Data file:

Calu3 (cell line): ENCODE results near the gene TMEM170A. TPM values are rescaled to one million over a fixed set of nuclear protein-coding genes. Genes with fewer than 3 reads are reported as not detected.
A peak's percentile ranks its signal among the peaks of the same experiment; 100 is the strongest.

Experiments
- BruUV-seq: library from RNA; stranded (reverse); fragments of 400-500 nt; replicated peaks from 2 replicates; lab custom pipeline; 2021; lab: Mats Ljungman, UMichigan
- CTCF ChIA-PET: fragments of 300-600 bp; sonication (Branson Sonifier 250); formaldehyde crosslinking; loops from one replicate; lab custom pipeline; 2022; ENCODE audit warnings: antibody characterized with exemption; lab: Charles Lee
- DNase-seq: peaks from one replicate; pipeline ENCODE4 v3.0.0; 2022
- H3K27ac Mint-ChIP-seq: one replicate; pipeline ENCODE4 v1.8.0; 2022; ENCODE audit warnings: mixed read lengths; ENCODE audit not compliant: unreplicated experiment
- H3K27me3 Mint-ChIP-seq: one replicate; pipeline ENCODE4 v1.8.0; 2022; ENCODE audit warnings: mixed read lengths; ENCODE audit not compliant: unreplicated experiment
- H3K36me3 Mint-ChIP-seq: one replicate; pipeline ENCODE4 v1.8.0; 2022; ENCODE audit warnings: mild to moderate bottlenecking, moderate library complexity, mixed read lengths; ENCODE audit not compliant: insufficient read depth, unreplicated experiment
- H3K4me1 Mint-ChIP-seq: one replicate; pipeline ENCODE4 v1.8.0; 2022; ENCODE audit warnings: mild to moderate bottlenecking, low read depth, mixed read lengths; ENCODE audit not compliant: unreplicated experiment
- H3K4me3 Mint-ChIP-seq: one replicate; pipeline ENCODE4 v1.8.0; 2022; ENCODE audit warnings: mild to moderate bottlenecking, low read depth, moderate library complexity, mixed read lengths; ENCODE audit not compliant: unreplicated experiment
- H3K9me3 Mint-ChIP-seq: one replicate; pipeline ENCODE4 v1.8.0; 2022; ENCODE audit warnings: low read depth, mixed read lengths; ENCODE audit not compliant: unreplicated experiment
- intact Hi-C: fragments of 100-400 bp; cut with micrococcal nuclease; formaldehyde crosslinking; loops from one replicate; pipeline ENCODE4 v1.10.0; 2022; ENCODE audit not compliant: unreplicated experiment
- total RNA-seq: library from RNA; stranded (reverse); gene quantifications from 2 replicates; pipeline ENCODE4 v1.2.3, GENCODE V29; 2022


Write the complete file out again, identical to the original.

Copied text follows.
Calu3 (cell line): ENCODE results near the gene TMEM170A. TPM values are rescaled to one million over a fixed set of nuclear protein-coding genes. Genes with fewer than 3 reads are reported as not detected.
A peak's percentile ranks its signal among the peaks of the same experiment; 100 is the strongest.

Experiments
- BruUV-seq: library from RNA; stranded (reverse); fragments of 400-500 nt; replicated peaks from 2 replicates; lab custom pipeline; 2021; lab: Mats Ljungman, UMichigan
- CTCF ChIA-PET: fragments of 300-600 bp; sonication (Branson Sonifier 250); formaldehyde crosslinking; loops from one replicate; lab custom pipeline; 2022; ENCODE audit warnings: antibody characterized with exemption; lab: Charles Lee
- DNase-seq: peaks from one replicate; pipeline ENCODE4 v3.0.0; 2022
- H3K27ac Mint-ChIP-seq: one replicate; pipeline ENCODE4 v1.8.0; 2022; ENCODE audit warnings: mixed read lengths; ENCODE audit not compliant: unreplicated experiment
- H3K27me3 Mint-ChIP-seq: one replicate; pipeline ENCODE4 v1.8.0; 2022; ENCODE audit warnings: mixed read lengths; ENCODE audit not compliant: unreplicated experiment
- H3K36me3 Mint-ChIP-seq: one replicate; pipeline ENCODE4 v1.8.0; 2022; ENCODE audit warnings: mild to moderate bottlenecking, moderate library complexity, mixed read lengths; ENCODE audit not compliant: insufficient read depth, unreplicated experiment
- H3K4me1 Mint-ChIP-seq: one replicate; pipeline ENCODE4 v1.8.0; 2022; ENCODE audit warnings: mild to moderate bottlenecking, low read depth, mixed read lengths; ENCODE audit not compliant: unreplicated experiment
- H3K4me3 Mint-ChIP-seq: one replicate; pipeline ENCODE4 v1.8.0; 2022; ENCODE audit warnings: mild to moderate bottlenecking, low read depth, moderate library complexity, mixed read lengths; ENCODE audit not compliant: unreplicated experiment
- H3K9me3 Mint-ChIP-seq: one replicate; pipeline ENCODE4 v1.8.0; 2022; ENCODE audit warnings: low read depth, mixed read lengths; ENCODE audit not compliant: unreplicated experiment
- intact Hi-C: fragments of 100-400 bp; cut with micrococcal nuclease; formaldehyde crosslinking; loops from one replicate; pipeline ENCODE4 v1.10.0; 2022; ENCODE audit not compliant: unreplicated experiment
- total RNA-seq: library from RNA; stranded (reverse); gene quantifications from 2 replicates; pipeline ENCODE4 v1.2.3, GENCODE V29; 2022